By William Bole
Jesuit Refugee Service finds new ways to serve, amid a pandemic and ever-growing numbers of forcibly displaced people
It’s challenging enough to provide an education to refugee children — who, together with their families, are escaping violence and unrest in their homelands. The pandemic has made the task all the more unlikely, especially in remote stretches like the mountains of central Afghanistan, where many have sought refuge from armed conflict elsewhere in the country.
Enter the Jesuits.
The Jesuit Refugee Service (JRS) is finding ways to keep up the learning amid lockdowns — often in places without reliable internet or even stable electricity. In those highlands of Afghanistan, for example, JRS is broadcasting daily lessons for refugee children. Teachers are managing to make the lessons interactive by carving out time for children to call in with questions on cell phones.
Bringing Jesuit education to forcibly displaced people is one way the Rome-based ministry is revitalizing its global mission — in the most troubling times since its establishment 40 years ago.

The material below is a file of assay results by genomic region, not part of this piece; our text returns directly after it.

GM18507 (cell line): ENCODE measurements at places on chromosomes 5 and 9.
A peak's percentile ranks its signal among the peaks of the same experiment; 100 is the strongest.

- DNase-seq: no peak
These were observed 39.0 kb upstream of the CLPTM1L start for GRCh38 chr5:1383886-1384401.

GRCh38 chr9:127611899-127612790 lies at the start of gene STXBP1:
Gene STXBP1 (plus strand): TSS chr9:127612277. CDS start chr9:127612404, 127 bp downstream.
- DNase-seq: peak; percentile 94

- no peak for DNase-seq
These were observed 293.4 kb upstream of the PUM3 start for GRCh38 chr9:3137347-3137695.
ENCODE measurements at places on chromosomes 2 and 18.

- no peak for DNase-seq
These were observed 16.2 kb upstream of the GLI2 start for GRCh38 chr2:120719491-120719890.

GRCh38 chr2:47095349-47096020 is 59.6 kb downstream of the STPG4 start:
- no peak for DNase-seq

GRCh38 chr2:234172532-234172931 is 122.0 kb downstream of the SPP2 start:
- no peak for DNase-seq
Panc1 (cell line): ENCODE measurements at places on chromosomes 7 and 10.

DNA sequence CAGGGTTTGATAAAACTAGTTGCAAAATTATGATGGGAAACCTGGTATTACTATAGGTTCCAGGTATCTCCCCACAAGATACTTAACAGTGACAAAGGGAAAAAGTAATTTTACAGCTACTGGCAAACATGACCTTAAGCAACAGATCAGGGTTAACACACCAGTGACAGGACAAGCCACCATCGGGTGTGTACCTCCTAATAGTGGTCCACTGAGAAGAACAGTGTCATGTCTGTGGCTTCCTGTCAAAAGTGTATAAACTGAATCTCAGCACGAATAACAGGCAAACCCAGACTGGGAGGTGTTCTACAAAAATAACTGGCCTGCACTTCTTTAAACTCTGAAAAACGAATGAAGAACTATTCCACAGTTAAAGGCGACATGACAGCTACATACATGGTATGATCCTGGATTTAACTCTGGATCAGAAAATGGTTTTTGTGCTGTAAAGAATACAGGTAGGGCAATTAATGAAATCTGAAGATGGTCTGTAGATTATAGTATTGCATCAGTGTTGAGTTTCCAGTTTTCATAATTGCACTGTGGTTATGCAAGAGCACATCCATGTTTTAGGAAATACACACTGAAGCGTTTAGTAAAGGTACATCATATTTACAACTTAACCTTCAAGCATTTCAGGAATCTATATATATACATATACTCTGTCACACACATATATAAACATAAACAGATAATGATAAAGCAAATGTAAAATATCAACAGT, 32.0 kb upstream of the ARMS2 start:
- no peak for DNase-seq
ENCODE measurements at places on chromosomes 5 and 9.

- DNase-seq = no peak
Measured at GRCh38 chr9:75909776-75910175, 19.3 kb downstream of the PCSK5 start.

“I don’t think Father Arrupe envisioned us being around four decades later,” says Fr. Tom Smolich, SJ, JRS’s international director. He was speaking of Father Pedro Arrupe, SJ, the beloved Superior General of the Society of Jesus who was serving in that role when refugees began flooding out of Vietnam on rickety boats and rafts in 1979. The plight of the Vietnamese “boat people” led Father Arrupe to call for a worldwide humanitarian response by Jesuit organizations. Out of that campaign came the founding of JRS in November 1980.
That year, another crisis materialized — the Ethiopian famine, which triggered another humanitarian push by the Jesuits. These were unusual eruptions at the time, and many thought the emergencies would pass, as would the need for such large-scale campaigns. “But here we are,” says Fr. Smolich, “still showing the face of Jesus at a time when there are more and more forcibly displaced people.”
Indeed, the United Nations reports that there were 79.5 million forcibly displaced people at the end of 2019. Their numbers have swelled in the decades since the boat people, largely due to conflicts in places ranging from Syria to South Sudan. And, just as alarming, these people are living through much longer periods of refuge, because the conflicts are not only intense but also protracted. Fewer can return to their homes or find opportunities to permanently resettle.